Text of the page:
Southwest Airlines could use JetBlue, but a merger is unlikely
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The prospect of a hypothetical merger between Southwest Airlines and JetBlue Airways piqued the interest of aviation observers on Monday.
The buzz followed a report by Stifel analyst Joseph DeNardi diving into the feasibility of a Southwest-JetBlue tie-up. The combo would, in one fell swoop, catapult Southwest to a strong market-leading position domestically, strengthen its network in the Northeast and to the Caribbean and Latin America, and provide it with an Airbus fleet and robust order book that would diversify its all-Boeing 737 fleet.
“[Southwest] wants to be prepared for opportunities in what has historically been an opportunity-rich industry,” DeNardi wrote. “Acquiring JetBlue is such an opportunity.”
For months, @SouthwestAir has downplayed the @Boeing Max issues. But one analyst is not persuaded. In a research note, Joe DeNardi of @Stifel asked whether Southwest might acquire @JetBlue, in part to access new airplanes. Interesting idea, right? pic.twitter.com/GfzglrJTLs
— Brian Sumers (@BrianSumers) October 21, 2019
JetBlue had firm orders for 153 Airbus aircraft — 70 A220-300s and 83 A321neos — with delivery slots through 2026 at the end of September, its latest fleet plan shows. It operated 194 A320 family jets and 60 Embraer 190s at the time.
In terms of market share, JetBlue had a 28% share of passengers at Boston Logan (BOS) and a nearly 13% share of passengers at the three New York City airports — John F. Kennedy (JFK), LaGuardia (LGA) and Newark (EWR) — in 2018, according to U.S. Department of Transportation data via Diio by Cirium. Southwest had a 7% share in Boston and a 3% share in New York, the latter before it announced plans to pull out of Newark.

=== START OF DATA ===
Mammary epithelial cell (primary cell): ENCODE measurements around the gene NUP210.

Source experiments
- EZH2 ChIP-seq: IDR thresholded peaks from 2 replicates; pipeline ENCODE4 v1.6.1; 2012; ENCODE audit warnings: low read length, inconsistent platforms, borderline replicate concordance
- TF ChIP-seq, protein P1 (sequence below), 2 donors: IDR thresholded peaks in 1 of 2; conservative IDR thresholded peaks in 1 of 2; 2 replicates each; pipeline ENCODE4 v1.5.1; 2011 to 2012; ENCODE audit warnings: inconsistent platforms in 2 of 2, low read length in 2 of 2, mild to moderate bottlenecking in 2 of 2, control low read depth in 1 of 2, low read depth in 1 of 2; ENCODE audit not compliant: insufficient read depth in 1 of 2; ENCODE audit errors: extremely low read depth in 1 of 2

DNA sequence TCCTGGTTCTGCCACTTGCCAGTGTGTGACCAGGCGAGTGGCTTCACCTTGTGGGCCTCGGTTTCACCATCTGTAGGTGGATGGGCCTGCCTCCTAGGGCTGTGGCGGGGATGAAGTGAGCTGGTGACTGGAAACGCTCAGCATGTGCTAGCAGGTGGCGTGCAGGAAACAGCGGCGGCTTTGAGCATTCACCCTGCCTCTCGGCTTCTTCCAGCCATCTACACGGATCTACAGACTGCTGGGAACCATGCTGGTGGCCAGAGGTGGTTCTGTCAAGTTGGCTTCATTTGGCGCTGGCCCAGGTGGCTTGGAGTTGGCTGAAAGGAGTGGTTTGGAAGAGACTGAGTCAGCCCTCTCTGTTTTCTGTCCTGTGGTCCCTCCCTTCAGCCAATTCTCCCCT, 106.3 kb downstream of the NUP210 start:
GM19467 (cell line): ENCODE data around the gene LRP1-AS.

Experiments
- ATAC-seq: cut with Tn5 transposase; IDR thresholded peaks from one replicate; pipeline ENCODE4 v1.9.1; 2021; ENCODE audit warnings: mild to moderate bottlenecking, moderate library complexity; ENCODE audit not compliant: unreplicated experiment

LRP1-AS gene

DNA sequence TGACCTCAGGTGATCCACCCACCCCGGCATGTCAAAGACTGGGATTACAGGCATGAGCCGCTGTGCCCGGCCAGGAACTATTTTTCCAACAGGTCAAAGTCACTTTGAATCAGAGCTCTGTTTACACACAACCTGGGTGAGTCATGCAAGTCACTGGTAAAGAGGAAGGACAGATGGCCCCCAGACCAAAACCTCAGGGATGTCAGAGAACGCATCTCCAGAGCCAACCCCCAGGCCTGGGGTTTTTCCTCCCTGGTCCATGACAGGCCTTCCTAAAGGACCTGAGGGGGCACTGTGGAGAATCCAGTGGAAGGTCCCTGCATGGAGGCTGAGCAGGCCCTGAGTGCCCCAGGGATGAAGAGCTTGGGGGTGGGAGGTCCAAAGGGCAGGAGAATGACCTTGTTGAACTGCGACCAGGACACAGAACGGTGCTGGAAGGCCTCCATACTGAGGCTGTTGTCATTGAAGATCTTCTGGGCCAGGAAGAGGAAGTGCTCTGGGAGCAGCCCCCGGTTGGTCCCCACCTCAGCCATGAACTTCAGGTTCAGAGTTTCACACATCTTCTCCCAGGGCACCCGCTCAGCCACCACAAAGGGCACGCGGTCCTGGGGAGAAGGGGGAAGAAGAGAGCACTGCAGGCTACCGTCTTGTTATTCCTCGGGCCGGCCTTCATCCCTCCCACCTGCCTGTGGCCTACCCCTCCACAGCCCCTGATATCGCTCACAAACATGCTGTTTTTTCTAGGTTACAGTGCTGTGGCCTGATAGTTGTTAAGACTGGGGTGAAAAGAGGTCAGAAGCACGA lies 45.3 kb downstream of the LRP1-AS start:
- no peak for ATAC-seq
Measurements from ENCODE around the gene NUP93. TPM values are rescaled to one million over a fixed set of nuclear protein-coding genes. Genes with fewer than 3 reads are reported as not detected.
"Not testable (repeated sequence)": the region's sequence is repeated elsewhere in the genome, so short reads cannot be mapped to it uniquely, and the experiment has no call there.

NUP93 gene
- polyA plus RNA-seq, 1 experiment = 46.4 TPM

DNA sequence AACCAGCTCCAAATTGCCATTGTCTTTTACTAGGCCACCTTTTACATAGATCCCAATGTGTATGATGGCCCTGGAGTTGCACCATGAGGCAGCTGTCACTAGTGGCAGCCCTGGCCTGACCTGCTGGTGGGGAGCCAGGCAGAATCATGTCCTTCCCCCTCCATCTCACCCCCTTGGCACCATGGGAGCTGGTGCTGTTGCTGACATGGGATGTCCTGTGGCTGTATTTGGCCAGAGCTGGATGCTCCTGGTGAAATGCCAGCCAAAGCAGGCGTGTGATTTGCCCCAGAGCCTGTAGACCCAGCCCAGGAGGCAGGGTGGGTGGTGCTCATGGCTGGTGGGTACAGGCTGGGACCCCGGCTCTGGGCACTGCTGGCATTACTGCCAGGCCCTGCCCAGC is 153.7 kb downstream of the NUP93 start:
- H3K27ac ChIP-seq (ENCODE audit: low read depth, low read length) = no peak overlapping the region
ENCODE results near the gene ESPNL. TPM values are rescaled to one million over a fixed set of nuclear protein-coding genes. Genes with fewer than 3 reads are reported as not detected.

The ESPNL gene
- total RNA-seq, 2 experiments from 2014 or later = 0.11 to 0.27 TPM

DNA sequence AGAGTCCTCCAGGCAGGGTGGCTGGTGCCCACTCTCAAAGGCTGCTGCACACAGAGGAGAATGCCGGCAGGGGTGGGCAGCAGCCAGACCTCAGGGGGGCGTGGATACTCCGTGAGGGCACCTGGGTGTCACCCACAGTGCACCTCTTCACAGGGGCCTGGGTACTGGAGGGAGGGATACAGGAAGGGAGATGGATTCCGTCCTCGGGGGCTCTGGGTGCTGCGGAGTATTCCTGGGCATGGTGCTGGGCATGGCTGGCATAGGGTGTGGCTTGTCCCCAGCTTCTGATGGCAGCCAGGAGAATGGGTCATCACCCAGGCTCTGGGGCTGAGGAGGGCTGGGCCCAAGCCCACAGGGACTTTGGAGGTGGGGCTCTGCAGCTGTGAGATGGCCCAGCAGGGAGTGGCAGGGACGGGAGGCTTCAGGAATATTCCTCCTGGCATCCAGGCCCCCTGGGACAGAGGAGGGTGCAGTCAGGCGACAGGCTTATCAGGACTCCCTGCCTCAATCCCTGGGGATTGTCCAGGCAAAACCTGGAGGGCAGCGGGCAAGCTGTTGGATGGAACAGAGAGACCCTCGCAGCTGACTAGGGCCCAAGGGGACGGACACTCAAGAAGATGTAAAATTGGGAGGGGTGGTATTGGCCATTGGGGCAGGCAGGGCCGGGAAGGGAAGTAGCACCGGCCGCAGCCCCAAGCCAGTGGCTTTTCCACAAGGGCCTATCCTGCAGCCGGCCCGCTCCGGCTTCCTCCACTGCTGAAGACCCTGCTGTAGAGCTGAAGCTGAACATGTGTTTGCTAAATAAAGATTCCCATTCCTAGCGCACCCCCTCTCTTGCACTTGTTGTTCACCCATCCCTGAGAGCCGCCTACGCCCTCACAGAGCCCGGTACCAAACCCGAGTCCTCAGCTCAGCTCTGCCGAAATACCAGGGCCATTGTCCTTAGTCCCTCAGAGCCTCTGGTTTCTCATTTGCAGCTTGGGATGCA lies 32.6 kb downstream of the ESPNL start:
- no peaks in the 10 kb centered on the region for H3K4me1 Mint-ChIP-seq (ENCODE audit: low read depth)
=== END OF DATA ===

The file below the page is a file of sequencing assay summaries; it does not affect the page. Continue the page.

DeNardi, however, is not the first to pose such a question. J.P. Morgan analyst Jamie Baker asked in July whether Southwest was considering “non-organic” growth — in other words, buying another airline — due to the rising impact of the Boeing 737 MAX grounding.
Southwest CEO Gary Kelly, responding to Baker, said the MAX impact to that point was manageable and the airline continued to “execute” on its strategy. He added that the possibility of non-organic growth was larger than the MAX and a “huge, strategic question.”
Dallas-based Southwest expects to shrink in 2019 owing to the MAX grounding. The airline was the largest U.S. operator of the type with 34 aircraft when it was grounded in March and has not taken delivery of a single new aircraft since then.
At the start of 2019, Southwest expected deliveries of 44 737 MAX for a net increase of about 25 aircraft after planned retirements. None of those MAX deliveries are flying, and the airline has scrambled to keep some aircraft slated for retirement around a bit longer.
“Southwest needs aircraft. Southwest needs to diversify its fleet away from the 737,” wrote Baker on Tuesday. “Do we consider near-term [mergers and acquisitions] as the leading probability? No, but we agree it increases with every month that Southwest’s growth ambitions remain neutered.”
For example, executives from Southwest visited Airbus to check out the A220 as early as April, reported The Air Current.
A Southwest-JetBlue tie up is unlikely in the short term. The U.S. Justice Department, which would have to approve such a deal, is likely to raise concerns on the impact to consumers from a merger. That said, as Baker pointed out, Southwest’s lack of fees and expanding that practice to JetBlue could be looked at positively by the regulator.
A combined Southwest and JetBlue would have a solid 25% share of U.S. domestic traffic, based on DOT data for 2018. The next largest carrier, American Airlines, had a 22% share.
In the meantime, the 737 MAX continues to drag on Southwest. The airline has removed the aircraft from schedules through Feb. 8, and continues awaiting clarity from U.S. authorities and Boeing on when the MAX will be re-certified.
Featured image by David Paul Morris/Bloomberg via Getty Images.
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